Federal Labor will consider making it easier for unions to legally enter workplaces along with more union appointments to the Fair Work Commission. Though they have rejected the call by construction union official John Setka to lift restrictions on strike action.
Mr Setka, the CFMMEU’s Victorian secretary, has called on opposition leader Bill Shorten to make it easier for workers to take strike action and to relax union right-of-entry laws, claiming Kevin Rudd and Julia Gillard were “probably the worst Labor prime ministers” in Australia’s history.
Opposition workplace relations spokesman Brendan O’Connor said Labor would examine proposals to change the right-of-entry laws.
“I think we need to look at that,’’ he told the ABC. “It’s not about access for union officials to worksites alone. It’s about access for workers to be represented in their workplace. We know that the density of unionisation has shrunk in this country. We know that wage theft is in epidemic proportions.
“One of the reasons for that, I think, is there has been a lack of oversight that has gone on in many workplaces. Having said that, we have to make sure we get the balance right when it comes to people entering workplaces.”
It was revealed this week that a federal Labor government would seek to redress a percieved “imbalance” caused by not one of the 14 commission appointments made by the Abbott and Turnbull governments being from a union background.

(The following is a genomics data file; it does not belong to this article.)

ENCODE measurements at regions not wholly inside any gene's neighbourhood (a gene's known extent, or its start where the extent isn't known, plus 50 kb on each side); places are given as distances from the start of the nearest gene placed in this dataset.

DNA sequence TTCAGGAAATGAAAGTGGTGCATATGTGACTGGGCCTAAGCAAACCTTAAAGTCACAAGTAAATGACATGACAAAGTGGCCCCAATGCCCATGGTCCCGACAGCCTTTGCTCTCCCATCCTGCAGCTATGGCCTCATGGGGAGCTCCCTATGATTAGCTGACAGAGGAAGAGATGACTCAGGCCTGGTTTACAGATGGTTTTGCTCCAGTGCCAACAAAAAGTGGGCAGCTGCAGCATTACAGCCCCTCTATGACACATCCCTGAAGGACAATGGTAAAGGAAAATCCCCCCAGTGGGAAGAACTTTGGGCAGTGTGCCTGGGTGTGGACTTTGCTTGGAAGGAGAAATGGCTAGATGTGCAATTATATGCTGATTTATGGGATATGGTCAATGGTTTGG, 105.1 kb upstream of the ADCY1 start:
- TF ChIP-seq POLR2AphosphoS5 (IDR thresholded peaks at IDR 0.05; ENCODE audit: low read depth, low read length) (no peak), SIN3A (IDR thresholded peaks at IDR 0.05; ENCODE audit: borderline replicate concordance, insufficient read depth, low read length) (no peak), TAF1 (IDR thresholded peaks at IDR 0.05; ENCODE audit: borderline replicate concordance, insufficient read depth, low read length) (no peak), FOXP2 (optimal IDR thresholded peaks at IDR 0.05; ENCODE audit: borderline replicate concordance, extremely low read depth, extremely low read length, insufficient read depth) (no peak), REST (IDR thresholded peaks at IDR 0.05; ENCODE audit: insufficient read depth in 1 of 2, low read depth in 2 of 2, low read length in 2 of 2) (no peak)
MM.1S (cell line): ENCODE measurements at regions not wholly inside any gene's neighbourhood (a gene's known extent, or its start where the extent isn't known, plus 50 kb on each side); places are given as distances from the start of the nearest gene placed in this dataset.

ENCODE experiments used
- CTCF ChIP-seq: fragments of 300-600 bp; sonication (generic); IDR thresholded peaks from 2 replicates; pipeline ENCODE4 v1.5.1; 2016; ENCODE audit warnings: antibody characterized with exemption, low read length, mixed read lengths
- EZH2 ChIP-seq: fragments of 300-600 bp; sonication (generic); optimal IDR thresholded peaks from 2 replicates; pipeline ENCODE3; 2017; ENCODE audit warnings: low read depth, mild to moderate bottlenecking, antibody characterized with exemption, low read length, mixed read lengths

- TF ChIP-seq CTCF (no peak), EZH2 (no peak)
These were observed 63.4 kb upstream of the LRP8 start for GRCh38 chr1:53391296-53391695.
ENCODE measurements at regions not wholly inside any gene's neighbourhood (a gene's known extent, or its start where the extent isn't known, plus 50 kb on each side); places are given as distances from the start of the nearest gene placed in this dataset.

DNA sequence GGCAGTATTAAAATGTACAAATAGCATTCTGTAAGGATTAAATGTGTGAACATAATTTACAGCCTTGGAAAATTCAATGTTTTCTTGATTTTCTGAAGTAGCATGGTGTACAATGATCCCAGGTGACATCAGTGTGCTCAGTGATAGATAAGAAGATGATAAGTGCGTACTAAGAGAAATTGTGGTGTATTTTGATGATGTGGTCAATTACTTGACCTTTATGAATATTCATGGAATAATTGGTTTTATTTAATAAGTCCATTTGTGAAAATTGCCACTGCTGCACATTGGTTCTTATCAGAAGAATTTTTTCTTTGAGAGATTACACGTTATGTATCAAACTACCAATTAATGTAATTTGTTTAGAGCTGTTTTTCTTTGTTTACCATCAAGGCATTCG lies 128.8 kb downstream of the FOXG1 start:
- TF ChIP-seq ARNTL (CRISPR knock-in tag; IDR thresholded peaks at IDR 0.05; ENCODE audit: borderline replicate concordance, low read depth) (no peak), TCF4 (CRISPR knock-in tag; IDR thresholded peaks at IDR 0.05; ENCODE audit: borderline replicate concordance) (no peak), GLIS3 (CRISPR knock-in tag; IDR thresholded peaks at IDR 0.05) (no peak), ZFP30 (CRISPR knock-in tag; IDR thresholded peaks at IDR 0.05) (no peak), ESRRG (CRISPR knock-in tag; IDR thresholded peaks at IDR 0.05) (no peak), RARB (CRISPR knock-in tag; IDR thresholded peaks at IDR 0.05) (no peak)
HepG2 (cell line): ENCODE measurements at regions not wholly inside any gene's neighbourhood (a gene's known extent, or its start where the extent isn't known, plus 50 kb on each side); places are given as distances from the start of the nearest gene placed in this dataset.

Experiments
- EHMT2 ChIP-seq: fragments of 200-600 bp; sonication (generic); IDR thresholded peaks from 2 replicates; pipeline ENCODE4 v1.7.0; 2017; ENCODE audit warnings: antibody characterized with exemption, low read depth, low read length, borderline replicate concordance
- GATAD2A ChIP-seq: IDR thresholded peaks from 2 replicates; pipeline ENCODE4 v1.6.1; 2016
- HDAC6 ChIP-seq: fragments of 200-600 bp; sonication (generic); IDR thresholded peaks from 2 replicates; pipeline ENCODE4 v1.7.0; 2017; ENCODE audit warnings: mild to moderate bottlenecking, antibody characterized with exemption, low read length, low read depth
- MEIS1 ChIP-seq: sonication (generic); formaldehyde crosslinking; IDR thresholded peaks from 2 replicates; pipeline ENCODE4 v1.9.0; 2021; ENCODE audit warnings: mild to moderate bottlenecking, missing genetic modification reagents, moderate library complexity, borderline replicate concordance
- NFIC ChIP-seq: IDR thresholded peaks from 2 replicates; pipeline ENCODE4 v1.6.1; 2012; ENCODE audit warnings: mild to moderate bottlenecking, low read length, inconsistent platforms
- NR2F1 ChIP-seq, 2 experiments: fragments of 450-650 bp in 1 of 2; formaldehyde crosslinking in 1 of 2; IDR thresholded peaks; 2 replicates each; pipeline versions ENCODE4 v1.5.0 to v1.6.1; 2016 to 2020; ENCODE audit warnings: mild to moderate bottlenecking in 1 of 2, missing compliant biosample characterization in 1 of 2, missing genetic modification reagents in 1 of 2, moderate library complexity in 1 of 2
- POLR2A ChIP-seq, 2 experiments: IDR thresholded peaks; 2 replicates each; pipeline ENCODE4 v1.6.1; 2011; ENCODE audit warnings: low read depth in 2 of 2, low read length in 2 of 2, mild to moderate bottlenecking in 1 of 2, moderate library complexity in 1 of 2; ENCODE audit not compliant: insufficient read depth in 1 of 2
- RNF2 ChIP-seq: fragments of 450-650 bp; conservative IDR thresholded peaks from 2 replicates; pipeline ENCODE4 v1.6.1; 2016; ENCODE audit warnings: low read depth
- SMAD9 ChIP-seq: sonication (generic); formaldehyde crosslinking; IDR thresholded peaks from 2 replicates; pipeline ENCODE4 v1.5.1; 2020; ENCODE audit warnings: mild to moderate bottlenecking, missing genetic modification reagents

“It may well be people from unions, it may be lawyers who’ve represented workers,’’ Mr O’Connor said. “It has to be a balanced commission and at the moment it’s highly distorted.”
Mr Setka’s calls for restrictions to be lifted on strike action, and his criticism of the Rudd and Gillard governments were rejected by Mr O’Connor.
Mr Setka said Labor should commit to removing conditions attached to legal industrial action, including protected action ballots of workers and notice periods.
“There are a range of things we would not agree with some union officials when they’ve raised with us the need for unlimited strike action,’’ Mr O’Connor said. “Certainly federal Labor would not be supporting situations where there is unlimited strike action without notice. That is not acceptable.”